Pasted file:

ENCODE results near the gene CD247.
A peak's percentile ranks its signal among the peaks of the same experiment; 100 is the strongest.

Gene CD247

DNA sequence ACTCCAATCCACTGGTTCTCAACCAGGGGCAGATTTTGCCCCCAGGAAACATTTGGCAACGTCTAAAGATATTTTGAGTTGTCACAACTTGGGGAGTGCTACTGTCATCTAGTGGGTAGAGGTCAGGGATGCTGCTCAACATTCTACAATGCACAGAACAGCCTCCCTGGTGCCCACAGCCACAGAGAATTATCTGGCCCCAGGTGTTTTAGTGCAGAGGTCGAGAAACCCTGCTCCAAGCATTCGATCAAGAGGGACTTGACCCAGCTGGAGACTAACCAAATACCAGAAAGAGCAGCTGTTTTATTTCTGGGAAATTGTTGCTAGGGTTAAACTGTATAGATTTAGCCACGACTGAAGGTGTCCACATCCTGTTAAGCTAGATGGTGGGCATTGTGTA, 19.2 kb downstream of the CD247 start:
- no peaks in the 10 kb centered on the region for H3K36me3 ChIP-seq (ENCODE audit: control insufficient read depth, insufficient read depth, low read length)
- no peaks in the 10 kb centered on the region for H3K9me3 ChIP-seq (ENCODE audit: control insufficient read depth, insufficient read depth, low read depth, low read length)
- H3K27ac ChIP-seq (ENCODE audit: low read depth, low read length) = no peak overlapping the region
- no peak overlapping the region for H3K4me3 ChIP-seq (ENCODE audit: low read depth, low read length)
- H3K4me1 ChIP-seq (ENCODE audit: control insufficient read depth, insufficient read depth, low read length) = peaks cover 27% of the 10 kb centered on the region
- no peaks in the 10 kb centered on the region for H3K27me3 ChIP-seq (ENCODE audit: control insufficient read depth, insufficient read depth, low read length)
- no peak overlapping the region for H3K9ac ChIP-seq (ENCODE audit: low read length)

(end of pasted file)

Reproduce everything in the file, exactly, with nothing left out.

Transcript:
ENCODE results near the gene CD247.
A peak's percentile ranks its signal among the peaks of the same experiment; 100 is the strongest.

Gene CD247

DNA sequence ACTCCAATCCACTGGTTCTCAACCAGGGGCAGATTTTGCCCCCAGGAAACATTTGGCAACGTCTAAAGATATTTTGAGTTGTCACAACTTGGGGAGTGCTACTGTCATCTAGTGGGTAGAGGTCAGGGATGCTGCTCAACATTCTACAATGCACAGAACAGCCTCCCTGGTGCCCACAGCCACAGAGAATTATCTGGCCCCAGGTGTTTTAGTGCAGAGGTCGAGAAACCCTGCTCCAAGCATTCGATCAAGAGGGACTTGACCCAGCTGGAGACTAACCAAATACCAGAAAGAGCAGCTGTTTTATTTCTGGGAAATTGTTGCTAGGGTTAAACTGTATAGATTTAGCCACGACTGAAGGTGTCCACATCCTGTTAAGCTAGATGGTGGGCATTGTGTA, 19.2 kb downstream of the CD247 start:
- no peaks in the 10 kb centered on the region for H3K36me3 ChIP-seq (ENCODE audit: control insufficient read depth, insufficient read depth, low read length)
- no peaks in the 10 kb centered on the region for H3K9me3 ChIP-seq (ENCODE audit: control insufficient read depth, insufficient read depth, low read depth, low read length)
- H3K27ac ChIP-seq (ENCODE audit: low read depth, low read length) = no peak overlapping the region
- no peak overlapping the region for H3K4me3 ChIP-seq (ENCODE audit: low read depth, low read length)
- H3K4me1 ChIP-seq (ENCODE audit: control insufficient read depth, insufficient read depth, low read length) = peaks cover 27% of the 10 kb centered on the region
- no peaks in the 10 kb centered on the region for H3K27me3 ChIP-seq (ENCODE audit: control insufficient read depth, insufficient read depth, low read length)
- no peak overlapping the region for H3K9ac ChIP-seq (ENCODE audit: low read length)